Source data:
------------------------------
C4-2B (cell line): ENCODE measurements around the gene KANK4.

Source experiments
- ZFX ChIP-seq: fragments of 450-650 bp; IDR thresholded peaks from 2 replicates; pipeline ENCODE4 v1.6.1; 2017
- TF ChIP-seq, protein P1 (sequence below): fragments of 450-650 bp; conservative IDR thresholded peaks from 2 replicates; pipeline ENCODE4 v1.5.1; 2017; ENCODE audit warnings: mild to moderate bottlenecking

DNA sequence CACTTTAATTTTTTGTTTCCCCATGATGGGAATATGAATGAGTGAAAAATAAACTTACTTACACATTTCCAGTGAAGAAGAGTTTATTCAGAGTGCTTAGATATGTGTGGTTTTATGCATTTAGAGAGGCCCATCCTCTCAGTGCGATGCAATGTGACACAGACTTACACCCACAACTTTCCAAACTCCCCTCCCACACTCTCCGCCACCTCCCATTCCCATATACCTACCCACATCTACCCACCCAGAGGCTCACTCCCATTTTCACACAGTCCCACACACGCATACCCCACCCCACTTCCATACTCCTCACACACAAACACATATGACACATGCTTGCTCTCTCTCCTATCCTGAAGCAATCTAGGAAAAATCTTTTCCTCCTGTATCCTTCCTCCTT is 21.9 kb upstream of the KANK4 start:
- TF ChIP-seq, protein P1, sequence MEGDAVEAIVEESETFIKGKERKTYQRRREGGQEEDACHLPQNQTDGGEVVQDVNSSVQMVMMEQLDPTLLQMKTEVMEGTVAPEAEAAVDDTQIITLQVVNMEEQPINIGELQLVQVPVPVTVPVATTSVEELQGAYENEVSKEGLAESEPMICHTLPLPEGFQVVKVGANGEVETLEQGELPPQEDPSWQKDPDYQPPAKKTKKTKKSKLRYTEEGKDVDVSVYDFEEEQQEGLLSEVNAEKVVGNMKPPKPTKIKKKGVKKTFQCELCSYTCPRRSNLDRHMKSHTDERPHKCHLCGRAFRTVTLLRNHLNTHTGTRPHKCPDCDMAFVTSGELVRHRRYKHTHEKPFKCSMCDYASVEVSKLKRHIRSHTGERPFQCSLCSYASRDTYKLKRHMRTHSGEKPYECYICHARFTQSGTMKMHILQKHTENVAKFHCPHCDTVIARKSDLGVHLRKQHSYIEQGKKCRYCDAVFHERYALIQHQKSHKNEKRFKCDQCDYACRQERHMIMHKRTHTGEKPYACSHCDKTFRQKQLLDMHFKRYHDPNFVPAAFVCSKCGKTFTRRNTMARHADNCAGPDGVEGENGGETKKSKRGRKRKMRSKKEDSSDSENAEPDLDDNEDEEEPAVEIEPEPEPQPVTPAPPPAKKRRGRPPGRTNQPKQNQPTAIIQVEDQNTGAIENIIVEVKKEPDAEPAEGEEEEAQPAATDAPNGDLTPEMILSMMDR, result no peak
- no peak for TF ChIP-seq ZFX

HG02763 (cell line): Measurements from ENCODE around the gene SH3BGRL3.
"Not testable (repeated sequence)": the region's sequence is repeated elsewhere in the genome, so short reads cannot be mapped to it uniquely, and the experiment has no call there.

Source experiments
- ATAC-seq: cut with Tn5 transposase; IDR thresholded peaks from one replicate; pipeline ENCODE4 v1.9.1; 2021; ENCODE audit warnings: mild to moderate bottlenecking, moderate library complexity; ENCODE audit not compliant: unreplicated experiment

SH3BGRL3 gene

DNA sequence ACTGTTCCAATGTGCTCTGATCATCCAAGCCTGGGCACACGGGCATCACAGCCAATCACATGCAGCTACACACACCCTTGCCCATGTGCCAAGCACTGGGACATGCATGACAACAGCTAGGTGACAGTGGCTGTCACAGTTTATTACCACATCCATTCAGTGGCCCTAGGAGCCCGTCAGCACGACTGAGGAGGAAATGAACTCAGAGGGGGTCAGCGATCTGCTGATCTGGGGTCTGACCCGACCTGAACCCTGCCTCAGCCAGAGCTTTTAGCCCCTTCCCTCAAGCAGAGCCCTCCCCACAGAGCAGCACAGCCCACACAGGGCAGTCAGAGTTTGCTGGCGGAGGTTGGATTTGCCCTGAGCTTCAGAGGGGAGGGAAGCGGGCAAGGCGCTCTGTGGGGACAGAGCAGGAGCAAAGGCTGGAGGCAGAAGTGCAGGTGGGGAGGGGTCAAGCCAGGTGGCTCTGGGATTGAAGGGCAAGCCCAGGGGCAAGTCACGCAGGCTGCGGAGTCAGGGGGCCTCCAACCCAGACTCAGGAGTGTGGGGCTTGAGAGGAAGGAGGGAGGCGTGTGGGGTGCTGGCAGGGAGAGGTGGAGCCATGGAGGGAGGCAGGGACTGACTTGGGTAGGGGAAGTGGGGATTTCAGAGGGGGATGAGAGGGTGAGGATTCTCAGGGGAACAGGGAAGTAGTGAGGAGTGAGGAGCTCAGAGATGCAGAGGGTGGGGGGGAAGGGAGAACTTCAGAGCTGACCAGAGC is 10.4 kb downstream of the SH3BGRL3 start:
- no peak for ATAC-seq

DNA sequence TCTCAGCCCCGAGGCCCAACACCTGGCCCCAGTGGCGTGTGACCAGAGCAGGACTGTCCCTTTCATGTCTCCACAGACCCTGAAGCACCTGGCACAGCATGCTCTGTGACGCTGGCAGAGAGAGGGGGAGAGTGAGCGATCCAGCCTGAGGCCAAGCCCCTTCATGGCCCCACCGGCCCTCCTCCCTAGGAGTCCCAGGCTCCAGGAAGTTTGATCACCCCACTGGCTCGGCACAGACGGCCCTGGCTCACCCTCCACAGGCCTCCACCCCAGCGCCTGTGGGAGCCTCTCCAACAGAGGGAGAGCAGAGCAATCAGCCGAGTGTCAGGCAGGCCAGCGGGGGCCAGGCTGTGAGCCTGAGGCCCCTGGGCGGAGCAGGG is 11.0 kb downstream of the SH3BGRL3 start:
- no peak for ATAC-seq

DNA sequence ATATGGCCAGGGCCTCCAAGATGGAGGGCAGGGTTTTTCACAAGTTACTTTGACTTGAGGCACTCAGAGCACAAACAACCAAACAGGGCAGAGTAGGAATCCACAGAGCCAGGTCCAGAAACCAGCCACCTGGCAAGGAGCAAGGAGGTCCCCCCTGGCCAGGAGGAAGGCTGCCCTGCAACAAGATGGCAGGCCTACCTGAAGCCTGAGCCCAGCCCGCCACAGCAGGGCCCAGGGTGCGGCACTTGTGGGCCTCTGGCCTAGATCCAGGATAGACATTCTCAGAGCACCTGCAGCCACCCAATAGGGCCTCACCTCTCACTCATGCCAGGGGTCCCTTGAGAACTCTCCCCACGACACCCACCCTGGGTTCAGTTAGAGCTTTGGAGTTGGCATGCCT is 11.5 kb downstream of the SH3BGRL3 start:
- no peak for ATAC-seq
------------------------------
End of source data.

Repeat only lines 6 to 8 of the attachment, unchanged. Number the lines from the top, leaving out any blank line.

- TF ChIP-seq, protein P1, sequence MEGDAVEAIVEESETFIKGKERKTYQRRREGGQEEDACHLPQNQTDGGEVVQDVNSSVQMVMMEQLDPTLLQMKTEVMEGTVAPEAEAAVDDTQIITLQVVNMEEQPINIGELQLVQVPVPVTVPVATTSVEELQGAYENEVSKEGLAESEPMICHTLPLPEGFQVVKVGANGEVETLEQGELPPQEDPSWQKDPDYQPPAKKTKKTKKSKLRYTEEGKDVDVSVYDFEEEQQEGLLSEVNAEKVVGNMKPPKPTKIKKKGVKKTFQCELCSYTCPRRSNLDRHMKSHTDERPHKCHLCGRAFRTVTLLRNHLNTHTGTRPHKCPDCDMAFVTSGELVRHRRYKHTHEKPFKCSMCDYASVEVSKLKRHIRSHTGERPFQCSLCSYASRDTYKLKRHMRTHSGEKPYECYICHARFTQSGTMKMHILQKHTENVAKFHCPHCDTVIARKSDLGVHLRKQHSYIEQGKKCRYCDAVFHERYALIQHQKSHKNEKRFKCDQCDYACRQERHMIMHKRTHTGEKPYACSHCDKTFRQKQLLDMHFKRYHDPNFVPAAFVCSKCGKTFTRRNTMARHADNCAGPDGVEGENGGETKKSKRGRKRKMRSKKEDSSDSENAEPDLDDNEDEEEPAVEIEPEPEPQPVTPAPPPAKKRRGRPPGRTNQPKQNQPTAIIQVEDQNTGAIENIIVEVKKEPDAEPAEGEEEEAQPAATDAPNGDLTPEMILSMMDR, result no peak
- no peak for TF ChIP-seq ZFX

HG02763 (cell line): Measurements from ENCODE around the gene SH3BGRL3.